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Kootenay Lake Ferry communities 'relieved' for labour peace

From left, Gauri Taylor-Topp of Yasodhara Ashram & Kootenay Lake Chamber of Commerce, Janet Wallace of Barefoot Handweaving/Artisans of Crawford Bay & Kootenay Lake Chamber of Commerce and Megan Rokeby-Thomas of Ladybug Coffee were all smiles at the Kootenay Bay Ferry landing now that there is labour peace with the Kootenay Lake Ferry System. — Submitted photo

Communities on both sides of Kootenay Lake are once again rolling out the "Welcome Mat" after Western Pacific Marine and BC Government and Service Employees’ Union (BCGEU) recently inked a tentative agreement to end the long running labour dispute that crippled the Kootenay Lake Ferry.

Our Ferry Matters, a local grassroots group advocating for safe, reliable and sustainable ferry service on Kootenay Lake during the three-month labour disruption, are excited an official agreement was reached that ended the labour dispute.

BCGEU officials said the membership had ratified the agreement.

“Our members are thrilled and relieved to know that we now have stability for the long-term on this essential transportation route between Balfour and Kootenay Bay,” said Megan Rokeby-Thomas, a key organizers in the Our Ferry Matters movement and owner of Ladybug Coffee by the Kootenay Bay ferry terminal. “Thank you to everyone involved.”

Rokeby-Thomas said peaceful rallies, called Unity Sailing, brought together people from both sides of the lake to encourage both sides to find common ground to a speedy resolution.

“We thank the community for all its support and efforts to provide a strong neutral voice during this labour dispute,” Rokeby-Thomas adds.

The Kootenay Lake ferry runs across Kootenay Lake, 35 kilometres east of Nelson on Highway 3A, between Balfour (west side) and Kootenay Bay (east side), 70 kilometres from Creston on Highway 3A.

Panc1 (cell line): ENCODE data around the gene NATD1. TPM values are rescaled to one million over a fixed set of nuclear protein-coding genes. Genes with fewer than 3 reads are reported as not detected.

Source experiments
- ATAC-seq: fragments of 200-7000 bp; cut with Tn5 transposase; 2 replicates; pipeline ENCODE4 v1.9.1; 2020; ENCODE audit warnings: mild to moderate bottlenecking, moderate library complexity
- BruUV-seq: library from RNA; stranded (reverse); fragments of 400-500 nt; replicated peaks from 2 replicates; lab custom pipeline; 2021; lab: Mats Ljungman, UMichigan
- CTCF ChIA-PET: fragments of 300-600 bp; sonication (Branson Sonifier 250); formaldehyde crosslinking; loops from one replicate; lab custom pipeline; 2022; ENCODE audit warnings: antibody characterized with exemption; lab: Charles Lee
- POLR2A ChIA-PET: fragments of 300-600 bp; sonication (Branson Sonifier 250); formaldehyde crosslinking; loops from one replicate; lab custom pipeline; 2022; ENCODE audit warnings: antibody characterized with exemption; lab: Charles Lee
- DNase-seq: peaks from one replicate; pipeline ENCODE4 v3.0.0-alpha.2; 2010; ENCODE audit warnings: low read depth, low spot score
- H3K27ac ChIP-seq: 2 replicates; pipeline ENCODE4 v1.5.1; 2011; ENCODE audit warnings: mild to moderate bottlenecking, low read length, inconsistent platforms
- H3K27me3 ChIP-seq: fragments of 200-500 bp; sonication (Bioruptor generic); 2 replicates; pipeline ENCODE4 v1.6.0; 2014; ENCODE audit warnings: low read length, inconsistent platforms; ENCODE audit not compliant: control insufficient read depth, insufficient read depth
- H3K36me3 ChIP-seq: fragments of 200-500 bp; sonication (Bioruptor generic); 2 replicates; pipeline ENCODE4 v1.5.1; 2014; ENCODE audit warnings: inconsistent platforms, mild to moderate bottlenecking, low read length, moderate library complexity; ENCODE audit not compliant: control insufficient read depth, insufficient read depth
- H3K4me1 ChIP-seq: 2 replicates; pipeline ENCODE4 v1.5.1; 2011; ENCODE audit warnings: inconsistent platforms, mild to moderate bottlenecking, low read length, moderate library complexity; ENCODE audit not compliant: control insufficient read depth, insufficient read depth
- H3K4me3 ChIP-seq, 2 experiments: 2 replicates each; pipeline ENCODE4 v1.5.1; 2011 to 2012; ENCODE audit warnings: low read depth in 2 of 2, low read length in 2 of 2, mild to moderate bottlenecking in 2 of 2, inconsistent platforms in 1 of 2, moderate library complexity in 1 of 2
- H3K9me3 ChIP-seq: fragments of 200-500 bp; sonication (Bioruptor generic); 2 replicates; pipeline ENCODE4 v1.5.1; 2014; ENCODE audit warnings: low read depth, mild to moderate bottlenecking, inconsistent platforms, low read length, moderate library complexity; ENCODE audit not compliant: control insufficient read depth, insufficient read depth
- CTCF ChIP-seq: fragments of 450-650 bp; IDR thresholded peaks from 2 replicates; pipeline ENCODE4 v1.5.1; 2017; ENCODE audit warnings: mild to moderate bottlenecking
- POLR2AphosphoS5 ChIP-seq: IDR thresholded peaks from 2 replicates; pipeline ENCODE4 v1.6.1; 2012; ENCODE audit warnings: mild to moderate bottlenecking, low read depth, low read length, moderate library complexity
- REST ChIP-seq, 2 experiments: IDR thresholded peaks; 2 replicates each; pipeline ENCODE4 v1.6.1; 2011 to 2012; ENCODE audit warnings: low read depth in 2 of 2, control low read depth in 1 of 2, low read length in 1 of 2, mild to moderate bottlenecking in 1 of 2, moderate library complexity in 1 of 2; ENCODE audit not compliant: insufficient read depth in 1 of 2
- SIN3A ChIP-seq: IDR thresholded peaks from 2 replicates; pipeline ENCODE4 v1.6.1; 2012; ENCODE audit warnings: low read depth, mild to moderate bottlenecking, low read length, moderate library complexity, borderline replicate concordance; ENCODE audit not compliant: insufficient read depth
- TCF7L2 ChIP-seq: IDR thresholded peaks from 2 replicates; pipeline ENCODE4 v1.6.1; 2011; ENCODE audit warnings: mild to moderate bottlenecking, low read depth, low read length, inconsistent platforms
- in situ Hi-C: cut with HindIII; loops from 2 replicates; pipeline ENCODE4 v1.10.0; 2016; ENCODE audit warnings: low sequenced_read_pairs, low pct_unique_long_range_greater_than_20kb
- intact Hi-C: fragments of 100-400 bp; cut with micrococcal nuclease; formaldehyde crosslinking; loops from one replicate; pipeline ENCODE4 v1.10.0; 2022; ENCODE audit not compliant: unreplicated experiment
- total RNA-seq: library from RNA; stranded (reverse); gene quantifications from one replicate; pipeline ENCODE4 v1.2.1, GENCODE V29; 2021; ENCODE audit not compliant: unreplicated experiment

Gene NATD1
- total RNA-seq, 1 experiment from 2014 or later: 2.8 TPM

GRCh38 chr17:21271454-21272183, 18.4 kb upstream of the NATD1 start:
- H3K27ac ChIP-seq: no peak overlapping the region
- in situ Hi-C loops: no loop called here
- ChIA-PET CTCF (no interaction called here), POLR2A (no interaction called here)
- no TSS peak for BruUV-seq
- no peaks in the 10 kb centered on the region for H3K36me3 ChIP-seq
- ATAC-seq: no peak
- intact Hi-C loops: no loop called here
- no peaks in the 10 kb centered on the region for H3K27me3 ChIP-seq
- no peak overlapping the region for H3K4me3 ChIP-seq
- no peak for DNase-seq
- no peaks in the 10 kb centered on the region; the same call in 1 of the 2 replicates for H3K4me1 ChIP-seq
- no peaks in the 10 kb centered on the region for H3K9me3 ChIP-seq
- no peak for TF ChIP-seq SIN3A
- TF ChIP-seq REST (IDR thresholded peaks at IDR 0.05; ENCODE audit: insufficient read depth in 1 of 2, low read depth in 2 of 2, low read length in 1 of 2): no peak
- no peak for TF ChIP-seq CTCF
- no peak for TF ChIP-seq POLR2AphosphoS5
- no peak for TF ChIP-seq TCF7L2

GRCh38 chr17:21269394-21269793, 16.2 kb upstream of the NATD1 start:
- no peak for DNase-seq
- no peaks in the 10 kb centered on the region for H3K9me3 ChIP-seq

Capacity of the M.V. Osprey 2000 is 80 vehicles and 250 passengers. The M.V. Balfour can accommodate 28 vehicles and 150 passengers.

Our Ferry Matters included support from many members of the East Shore community, the Kootenay Lake Chamber of Commerce, the Balfour & District Business & Historic Association as well as Chambers in Creston, Kaslo, Nelson, Castlegar, the International Selkirk Loop, Nelson Kootenay Lake Tourism and many others.

Our Ferry Matters organizers said disruption of ferry service throughout the summer had significant negative effects on local businesses as well as citizens with concerns about essential access to healthcare and education services.

“With this happy news, we can focus our efforts on making sure that everyone knows the ferry is running back on regular schedule,” Janet Wallace, treasurer of the KL Chamber of Commerce and owner of Barefoot Handweaving, one of the Artisans of Crawford Bay, said.

“This ferry – the longest free ferry in the world – is a significant attraction for people to the area. We’ll be taking steps to make up for the losses incurred because of the uncertainty of the labour dispute this year.”

Our Ferry Matters is advocating for the speedy creation of a Kootenay Lake Ferry Advisory Committee as a mechanism for ensuring community input to the ferry operations.

Our Ferry Matters said the Committee is stipulated in the province’s past contract with Western Pacific Marine but was not active.